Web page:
If yesterday was a tough day to pay attention during the lessons, you can perhaps imagine how today was. That said the excitement of having just experienced something I can only describe as “awesome” and seeing the initial results from the night’s shoot gave me a surprising amount of energy. There were more Photoshop lessons and another critique session followed by lunch and time to rest.

As nice as the lodge was it did have one major issue: mosquitos. Despite having the mosquito net down the previous night and despite only being in bed for three hours I had a surprising number of bites and by the end of the three night’s stay I counted 47 bites. Luckily this is not malaria country but the bites were nonetheless annoying to the point of distraction. If I ever return I’m taking mosquito repellant and would suggest you do too.

The late afternoon shoot was at Sossusvlei although I was tempted to return to Deadvlei as, like my first time at any location, I felt I didn’t really do a good job. In the end I stuck with Sossusvlei and glad I did. In any event it was going to be the only chance I got.

Despite being in close proximity to Deadvlei, Sossusvlei is a different experience. It is still a sun-scorched pan, but there are more signs of life. Oryx graze in the shade of trees and bushes ring the pan.

Oryx 1600px

Oryx looking on in amusement perhaps wondering why these ‘human things’ were standing in the sunlight when there was a perfectly good tree to stand under…

Usually the pan at Sossusvlei sees an annual flood but Namibia has been in drought for a few years and the pan is a cracked, salty expanse. There are a number of options here and whilst Romeo busied himself composing some of the bushes I spent some time with some animal tracks that had obviously been left when the ground had been wetter. There are options to get an elevated view of the area – as well as a serious workout – by climbing the surrounding dunes. I made it half way up one before the camera backpack and tripod made the climb more of a slog.

Sossusvlei Tracks 1600px

One of the (many) shots that I really wanted to work but just didn’t quite meet the image in my head…

As with yesterday we headed back to the lodge in time for “curfew” – after the wonderful experience of this morning there was no point in jeopardising the chance to do it again!


Day 10: Deadvlei and Travel

Another 2AM start in order to be at Deadvlei by 3:30AM, this time with Romeo who had seen the images we had shot the previous day. It was a similar process; set up a time-lapse and then use the remaining time to shoot astrophotography. Emil was delegated the task of light painting where required and we managed to get a couple of portfolio candidates over the course of the morning.

Emil Light Painting 1600px

Emil performs his light painting duties…

Once the light became too bright we switched to more standard compositions only stopping once the first visitors began arriving. Climbing out of the basin I managed to capture Deadvlei with near perfect sands – in about 30 minutes the windswept patterns will be replaced by a mass of foot prints.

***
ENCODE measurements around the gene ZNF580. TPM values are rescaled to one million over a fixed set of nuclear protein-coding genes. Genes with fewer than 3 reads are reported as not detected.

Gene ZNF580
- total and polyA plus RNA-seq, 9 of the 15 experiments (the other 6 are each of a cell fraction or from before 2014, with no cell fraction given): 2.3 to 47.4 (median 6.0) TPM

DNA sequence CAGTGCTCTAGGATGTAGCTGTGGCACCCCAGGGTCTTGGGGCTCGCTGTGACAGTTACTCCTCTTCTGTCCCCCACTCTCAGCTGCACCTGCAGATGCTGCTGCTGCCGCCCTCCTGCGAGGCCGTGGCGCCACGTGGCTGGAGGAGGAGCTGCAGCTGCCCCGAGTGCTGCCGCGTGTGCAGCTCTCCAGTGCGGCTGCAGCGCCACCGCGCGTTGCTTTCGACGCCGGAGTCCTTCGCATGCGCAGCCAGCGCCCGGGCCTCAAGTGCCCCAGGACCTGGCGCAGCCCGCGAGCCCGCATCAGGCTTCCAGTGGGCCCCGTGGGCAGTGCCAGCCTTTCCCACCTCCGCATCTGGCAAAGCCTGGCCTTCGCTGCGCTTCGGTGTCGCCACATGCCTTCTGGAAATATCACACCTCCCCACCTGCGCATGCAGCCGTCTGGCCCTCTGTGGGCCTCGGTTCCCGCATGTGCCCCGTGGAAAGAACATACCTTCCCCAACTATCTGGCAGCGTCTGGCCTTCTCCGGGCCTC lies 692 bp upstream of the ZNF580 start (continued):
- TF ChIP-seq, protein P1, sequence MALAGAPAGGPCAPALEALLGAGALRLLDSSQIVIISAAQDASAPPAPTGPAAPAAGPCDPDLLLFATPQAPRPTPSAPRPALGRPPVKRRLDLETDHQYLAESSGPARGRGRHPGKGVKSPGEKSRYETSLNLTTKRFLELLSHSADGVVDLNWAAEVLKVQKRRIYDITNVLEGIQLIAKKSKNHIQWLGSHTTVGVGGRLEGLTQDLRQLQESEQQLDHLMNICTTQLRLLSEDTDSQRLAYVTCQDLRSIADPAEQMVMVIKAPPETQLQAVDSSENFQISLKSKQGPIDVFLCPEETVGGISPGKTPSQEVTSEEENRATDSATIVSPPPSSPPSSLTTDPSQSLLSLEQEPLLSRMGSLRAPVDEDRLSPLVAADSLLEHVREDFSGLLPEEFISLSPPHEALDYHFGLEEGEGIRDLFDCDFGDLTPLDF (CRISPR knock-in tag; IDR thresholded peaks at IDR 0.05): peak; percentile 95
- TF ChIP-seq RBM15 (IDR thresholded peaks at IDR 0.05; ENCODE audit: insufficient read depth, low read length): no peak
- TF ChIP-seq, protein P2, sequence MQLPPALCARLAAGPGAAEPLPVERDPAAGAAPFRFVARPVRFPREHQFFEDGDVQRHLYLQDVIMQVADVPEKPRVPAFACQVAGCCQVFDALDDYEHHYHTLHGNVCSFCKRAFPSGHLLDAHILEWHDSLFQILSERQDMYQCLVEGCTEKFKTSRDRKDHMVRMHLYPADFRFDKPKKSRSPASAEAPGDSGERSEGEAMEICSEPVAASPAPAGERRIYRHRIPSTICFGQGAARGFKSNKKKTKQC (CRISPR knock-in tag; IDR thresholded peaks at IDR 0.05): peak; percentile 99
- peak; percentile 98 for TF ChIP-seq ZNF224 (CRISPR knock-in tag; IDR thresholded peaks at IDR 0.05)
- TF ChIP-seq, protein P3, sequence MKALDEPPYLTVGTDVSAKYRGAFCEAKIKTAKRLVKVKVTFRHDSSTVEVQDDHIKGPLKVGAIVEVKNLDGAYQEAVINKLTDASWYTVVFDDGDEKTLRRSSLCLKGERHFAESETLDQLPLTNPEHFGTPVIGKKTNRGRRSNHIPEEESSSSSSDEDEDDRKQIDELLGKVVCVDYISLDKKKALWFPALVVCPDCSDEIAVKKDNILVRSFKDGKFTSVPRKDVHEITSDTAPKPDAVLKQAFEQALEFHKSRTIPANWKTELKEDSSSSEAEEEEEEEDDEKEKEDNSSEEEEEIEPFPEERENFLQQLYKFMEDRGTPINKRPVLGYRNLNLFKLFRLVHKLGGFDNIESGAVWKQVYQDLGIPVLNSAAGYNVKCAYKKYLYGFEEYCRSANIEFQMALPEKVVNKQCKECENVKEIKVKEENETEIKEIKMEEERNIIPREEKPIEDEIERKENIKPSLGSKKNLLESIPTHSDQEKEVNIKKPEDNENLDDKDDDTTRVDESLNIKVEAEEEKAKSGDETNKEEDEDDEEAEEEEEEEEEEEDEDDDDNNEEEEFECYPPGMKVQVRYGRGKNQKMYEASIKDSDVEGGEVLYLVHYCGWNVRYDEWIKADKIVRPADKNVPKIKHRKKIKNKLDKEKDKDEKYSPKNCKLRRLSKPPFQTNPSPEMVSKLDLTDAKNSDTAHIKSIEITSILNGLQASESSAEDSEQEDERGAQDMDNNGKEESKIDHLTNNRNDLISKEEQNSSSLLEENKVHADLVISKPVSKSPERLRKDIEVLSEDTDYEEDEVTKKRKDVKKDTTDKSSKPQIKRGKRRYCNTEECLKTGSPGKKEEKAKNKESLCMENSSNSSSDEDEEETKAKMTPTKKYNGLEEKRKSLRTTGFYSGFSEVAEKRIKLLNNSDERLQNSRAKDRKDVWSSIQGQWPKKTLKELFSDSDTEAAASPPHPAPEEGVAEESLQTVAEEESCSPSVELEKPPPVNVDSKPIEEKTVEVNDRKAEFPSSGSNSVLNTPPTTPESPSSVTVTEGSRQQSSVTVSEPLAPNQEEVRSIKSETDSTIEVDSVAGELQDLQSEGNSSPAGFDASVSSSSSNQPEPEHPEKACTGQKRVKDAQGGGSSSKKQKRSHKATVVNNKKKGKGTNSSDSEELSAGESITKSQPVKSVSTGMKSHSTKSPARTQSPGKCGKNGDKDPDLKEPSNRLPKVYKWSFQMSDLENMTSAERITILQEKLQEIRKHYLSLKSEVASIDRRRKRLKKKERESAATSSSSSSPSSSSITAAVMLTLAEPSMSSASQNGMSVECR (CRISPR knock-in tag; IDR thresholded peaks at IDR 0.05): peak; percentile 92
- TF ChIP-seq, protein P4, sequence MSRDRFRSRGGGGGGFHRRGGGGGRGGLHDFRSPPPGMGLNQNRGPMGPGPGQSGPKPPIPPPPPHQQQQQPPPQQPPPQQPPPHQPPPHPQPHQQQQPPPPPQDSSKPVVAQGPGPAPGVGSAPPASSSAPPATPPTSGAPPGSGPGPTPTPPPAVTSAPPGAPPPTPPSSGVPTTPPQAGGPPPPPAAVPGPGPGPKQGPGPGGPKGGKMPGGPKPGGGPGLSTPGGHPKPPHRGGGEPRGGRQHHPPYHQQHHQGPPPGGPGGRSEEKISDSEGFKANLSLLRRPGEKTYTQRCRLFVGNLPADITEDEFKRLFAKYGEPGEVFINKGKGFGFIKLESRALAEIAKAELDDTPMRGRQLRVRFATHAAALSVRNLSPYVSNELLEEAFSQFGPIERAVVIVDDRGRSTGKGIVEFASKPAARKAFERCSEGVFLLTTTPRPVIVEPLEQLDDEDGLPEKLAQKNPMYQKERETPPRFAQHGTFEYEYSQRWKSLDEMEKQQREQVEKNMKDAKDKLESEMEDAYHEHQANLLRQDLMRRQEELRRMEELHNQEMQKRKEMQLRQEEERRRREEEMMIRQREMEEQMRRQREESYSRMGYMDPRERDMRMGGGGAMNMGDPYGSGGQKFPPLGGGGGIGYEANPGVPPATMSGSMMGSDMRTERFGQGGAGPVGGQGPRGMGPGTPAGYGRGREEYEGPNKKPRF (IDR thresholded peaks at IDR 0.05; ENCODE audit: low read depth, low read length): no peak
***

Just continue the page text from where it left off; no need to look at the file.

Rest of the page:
A sight that most visitors to Deadvlei won’t get to see – pristine sands sculpted by the wind and untouched (well, almost) by man.

Having stopped to take the image of Deadvlei we realised that we were only a short way from Deadvlei’s less visited brother which from a distance is admittedly less impressive looking and I can understand why people may forego it and head straight for the main attraction. But it does have its own appeal and despite being smaller does have some potential. In the end we spent a very worthwhile 90 minutes here before heading back to the 4WD and the lodge.

Little Brother 1600px

Taking this shot I could see the shadow line on the dunes get lower as the sun rose. In the space of four shots the tree went from being in shadow to being bathed in light…

After breakfast we were travelling further north to the final location of the trip, Spitzkoppe. Given the previous two days early starts the journey was broken into two legs with today seeing us take a 150 kilometre journey to Rostock where we would stay and relax. The Rostock Ritz was excellent and although I could have likely slept standing up by now, the comfortable rooms and beds were appreciated. The Ritz like many of the places we had visited throughout Namibia was invested in solar energy and talking to the owner I discover that their (very impressive) solar array meant that they were totally independent of external power sources. And if you’re craving a bit of wildlife, the Ritz is also a sanctuary for meerkats.

We had another lesson and critique session and Emil recorded another video, followed by a wonderful dinner and even more wonderful sleep.


Day 11: Rostock to Spitzkoppe

After breakfast we embarked upon the second leg of the trip to Spitzkoppe, a journey of approximately 250 kilometres. Along the way we made the usual stops as the landscape presented interesting compositions but even with a stop in the town of Karibib for supplies we made good time and arrived at the Spitzkoppe Rest Camp early afternoon. This is the most rustic of the accommodation and the only one where the rooms did not have en suite, but the showers were hot, the facilities clean and the rooms spacious and comfortable. Still the staff were perhaps less impressive and generally seemed unwilling to help. After a rest in the outdoor bar area, we headed out for a late afternoon and evening shoot.